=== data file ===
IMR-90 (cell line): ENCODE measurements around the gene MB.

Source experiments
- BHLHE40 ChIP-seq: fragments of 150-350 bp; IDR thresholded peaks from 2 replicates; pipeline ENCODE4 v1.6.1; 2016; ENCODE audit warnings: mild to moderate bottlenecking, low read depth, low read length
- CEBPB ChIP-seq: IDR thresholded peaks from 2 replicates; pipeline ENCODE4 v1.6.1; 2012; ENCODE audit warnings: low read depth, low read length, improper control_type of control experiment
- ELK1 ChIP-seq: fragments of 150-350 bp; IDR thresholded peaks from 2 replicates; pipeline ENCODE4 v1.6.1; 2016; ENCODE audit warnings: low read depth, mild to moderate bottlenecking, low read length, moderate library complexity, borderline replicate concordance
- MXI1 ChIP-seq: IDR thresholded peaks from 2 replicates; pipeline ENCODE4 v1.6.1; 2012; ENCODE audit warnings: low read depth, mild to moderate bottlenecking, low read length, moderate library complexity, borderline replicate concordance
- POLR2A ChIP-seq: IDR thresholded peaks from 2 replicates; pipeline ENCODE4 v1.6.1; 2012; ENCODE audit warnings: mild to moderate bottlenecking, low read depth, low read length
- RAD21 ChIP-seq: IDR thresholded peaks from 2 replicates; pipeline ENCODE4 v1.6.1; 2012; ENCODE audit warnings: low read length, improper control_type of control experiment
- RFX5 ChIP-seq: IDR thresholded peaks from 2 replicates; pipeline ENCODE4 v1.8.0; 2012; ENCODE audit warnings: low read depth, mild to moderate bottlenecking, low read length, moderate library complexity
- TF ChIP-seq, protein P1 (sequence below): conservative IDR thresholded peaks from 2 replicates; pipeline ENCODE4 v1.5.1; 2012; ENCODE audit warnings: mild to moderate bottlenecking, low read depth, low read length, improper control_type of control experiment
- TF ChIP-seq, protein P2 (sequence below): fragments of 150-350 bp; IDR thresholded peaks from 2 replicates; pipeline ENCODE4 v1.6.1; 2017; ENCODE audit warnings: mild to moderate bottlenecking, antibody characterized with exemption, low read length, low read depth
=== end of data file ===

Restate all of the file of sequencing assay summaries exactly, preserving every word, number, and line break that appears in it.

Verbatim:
IMR-90 (cell line): ENCODE measurements around the gene MB.

Source experiments
- BHLHE40 ChIP-seq: fragments of 150-350 bp; IDR thresholded peaks from 2 replicates; pipeline ENCODE4 v1.6.1; 2016; ENCODE audit warnings: mild to moderate bottlenecking, low read depth, low read length
- CEBPB ChIP-seq: IDR thresholded peaks from 2 replicates; pipeline ENCODE4 v1.6.1; 2012; ENCODE audit warnings: low read depth, low read length, improper control_type of control experiment
- ELK1 ChIP-seq: fragments of 150-350 bp; IDR thresholded peaks from 2 replicates; pipeline ENCODE4 v1.6.1; 2016; ENCODE audit warnings: low read depth, mild to moderate bottlenecking, low read length, moderate library complexity, borderline replicate concordance
- MXI1 ChIP-seq: IDR thresholded peaks from 2 replicates; pipeline ENCODE4 v1.6.1; 2012; ENCODE audit warnings: low read depth, mild to moderate bottlenecking, low read length, moderate library complexity, borderline replicate concordance
- POLR2A ChIP-seq: IDR thresholded peaks from 2 replicates; pipeline ENCODE4 v1.6.1; 2012; ENCODE audit warnings: mild to moderate bottlenecking, low read depth, low read length
- RAD21 ChIP-seq: IDR thresholded peaks from 2 replicates; pipeline ENCODE4 v1.6.1; 2012; ENCODE audit warnings: low read length, improper control_type of control experiment
- RFX5 ChIP-seq: IDR thresholded peaks from 2 replicates; pipeline ENCODE4 v1.8.0; 2012; ENCODE audit warnings: low read depth, mild to moderate bottlenecking, low read length, moderate library complexity
- TF ChIP-seq, protein P1 (sequence below): conservative IDR thresholded peaks from 2 replicates; pipeline ENCODE4 v1.5.1; 2012; ENCODE audit warnings: mild to moderate bottlenecking, low read depth, low read length, improper control_type of control experiment
- TF ChIP-seq, protein P2 (sequence below): fragments of 150-350 bp; IDR thresholded peaks from 2 replicates; pipeline ENCODE4 v1.6.1; 2017; ENCODE audit warnings: mild to moderate bottlenecking, antibody characterized with exemption, low read length, low read depth